Are You a Microwave System Design Engineer Concerned with Time-to-Market?

Apr. 04, 2017

By their very nature, Monolithic Microwave Integrated Circuits (MMICs) are designed to make it easier for engineers to architect RF systems. Combining multiple component functions within a single DIE or package, MMICs take a lot of the speculation and complexity out of the design cycle compared to systems built primarily with discrete RF devices.

Despite the design efficiencies that MMICs enable, prototyping an end-to-end RF system can be a tedious process. Every component needs to be individually characterized, and the datasheets, spreadsheets and app notes can pile up quickly. Designing, fabricating, assembling and testing prototype systems requires substantial time and cost, and often requires several iterations. A typical bench prototype is shown below: 

XMW Conventional Bench Prototype.jpg

Conventional bench prototype (image courtesy of X-Microwave).

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Even the most experienced RF system engineers can struggle to achieve first-pass design success, particularly when they’re grappling with aggressive design requirements for higher frequencies, lower power consumption, smaller size and lower costs. And as frustrations mount with each new tweak to the component circuitry – and ‘time to market’ gets longer and longer – there isn’t an engineer among us that hasn’t pondered the possibility that there must be a better way.

Actually, there is.

MACOM is continuing to look for ways to make it easier for designers to get to market faster with their MMIC-based systems. Through our collaboration with X-Microwave, designers can quickly and easily prototype and simulate end-to-end RF systems with ‘building block’ flexibility using MACOM MMICs.

X-Microwave’s ideal system utilizes drop-in and cascadable components called X-MWblocks that can be seamlessly interconnected with each other on a prototype plate, with no soldering required. There are hundreds of X-MWblock components for engineers to choose from, spanning every function in the RF design chain – all of which have been pre-characterized.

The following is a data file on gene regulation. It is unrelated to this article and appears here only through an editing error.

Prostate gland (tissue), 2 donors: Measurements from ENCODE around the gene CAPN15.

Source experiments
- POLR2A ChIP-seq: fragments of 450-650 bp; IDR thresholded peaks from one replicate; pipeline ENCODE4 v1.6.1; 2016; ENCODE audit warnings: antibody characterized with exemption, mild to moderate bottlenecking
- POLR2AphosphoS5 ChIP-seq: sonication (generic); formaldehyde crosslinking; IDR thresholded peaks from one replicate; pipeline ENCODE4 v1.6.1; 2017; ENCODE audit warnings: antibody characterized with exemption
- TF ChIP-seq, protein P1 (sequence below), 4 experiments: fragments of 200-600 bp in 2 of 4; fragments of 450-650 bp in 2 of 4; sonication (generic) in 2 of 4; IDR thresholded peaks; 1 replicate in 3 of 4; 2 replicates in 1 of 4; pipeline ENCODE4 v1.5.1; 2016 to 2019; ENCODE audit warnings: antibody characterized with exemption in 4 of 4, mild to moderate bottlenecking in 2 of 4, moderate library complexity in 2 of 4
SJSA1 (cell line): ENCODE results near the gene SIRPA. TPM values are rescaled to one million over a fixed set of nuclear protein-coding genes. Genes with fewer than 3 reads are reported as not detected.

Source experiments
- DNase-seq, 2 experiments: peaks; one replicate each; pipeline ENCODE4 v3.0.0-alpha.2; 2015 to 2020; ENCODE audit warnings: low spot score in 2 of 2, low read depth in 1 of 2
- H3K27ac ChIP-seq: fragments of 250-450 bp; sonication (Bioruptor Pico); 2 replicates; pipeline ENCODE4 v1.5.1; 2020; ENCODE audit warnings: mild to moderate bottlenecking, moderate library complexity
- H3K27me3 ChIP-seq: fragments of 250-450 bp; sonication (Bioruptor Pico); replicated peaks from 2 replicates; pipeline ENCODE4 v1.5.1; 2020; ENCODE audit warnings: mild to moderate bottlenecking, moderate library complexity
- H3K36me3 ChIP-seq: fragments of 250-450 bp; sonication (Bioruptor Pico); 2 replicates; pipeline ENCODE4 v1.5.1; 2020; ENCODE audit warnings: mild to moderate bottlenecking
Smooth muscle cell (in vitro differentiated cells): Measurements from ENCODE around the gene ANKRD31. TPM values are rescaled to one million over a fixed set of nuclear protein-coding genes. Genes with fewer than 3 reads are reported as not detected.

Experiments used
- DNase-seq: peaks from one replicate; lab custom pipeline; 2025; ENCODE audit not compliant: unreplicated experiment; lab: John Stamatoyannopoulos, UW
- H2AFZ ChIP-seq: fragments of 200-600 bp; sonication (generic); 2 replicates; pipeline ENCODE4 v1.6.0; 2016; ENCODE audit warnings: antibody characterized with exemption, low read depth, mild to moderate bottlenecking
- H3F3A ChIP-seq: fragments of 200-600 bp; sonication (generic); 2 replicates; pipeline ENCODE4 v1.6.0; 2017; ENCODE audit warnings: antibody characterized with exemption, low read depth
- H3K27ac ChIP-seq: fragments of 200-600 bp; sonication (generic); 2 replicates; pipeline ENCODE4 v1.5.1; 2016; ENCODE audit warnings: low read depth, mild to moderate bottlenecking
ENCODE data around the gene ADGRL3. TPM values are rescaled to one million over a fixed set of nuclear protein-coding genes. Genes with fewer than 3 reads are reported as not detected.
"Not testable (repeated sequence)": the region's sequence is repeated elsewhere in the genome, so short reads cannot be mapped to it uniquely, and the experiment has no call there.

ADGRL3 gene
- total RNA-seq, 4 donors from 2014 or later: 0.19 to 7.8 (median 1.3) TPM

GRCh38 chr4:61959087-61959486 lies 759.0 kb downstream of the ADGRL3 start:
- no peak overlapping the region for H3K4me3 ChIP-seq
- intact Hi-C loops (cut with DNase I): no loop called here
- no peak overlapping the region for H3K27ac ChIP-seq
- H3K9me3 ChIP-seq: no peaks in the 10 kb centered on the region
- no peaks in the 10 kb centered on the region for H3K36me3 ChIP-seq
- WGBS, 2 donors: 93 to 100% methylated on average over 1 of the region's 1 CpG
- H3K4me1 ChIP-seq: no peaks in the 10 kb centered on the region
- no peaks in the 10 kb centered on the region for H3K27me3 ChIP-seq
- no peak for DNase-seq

The photos below provide a good overview of the X-MWsystem’s key attributes.

First, X-MWblocks such as MACOM’s 22 GHz Amplifier (MAAP-011247) with Integrated Bias Tee can be individually tested as shown in image below (image courtesy of X-Microwave).

XMW 22GHz MACOM.jpg

Strings of X-MWblocks can then be quickly cascaded as shown below to configure complete RF Systems (image courtesy of X-Microwave).

XMW Block.jpg

Modular wall and lid pieces can be added directly to prototypes to simulate cavity effects (image courtesy of X-Microwave).

XMW Mod Wall.jpg

MACOM and X-Microwave are collaborating to aggressively design in a broad range of MACOM devices with an emphasis on the latest MMIC technology yet including legacy products such as Hi-Rel Hybrid Amplifiers and NLTL Multipliers. Shown in the image belowt are just a few of the devices already on the X-MWformat.

XMW MACOM MMICs.png

We at MACOM always appreciate innovative RF/microwave engineering when we see it, and X-Microwave’s ‘building block’ X-MWsystem is a particularly elegant design. For a video overview of how the platform works, be sure to check out the 3D animation of the X-MWsystem in action. Any engineer – from novice to expert – who’s ever wrestled with RF system design will be encouraged by what they see. 


Disclaimer

All financial guidance projections referenced in this post were made as of the publication date or another historical date noted herein, and any references to such projections herein are not intended to reaffirm them as of any later date. MACOM undertakes no obligation to update any forward-looking statement or projection at any future date. This post may include information and projections derived from third-party sources concerning addressable market size and growth rates and similar general economic or industry data. MACOM has not independently verified any information and projections from third party sources incorporated herein. This post may also contain market statistics and industry data that are subject to uncertainty and are not necessarily reflective of market conditions. Although MACOM believes that these statistics and data are reasonable, they have been derived from third party sources and have not been independently verified by MACOM.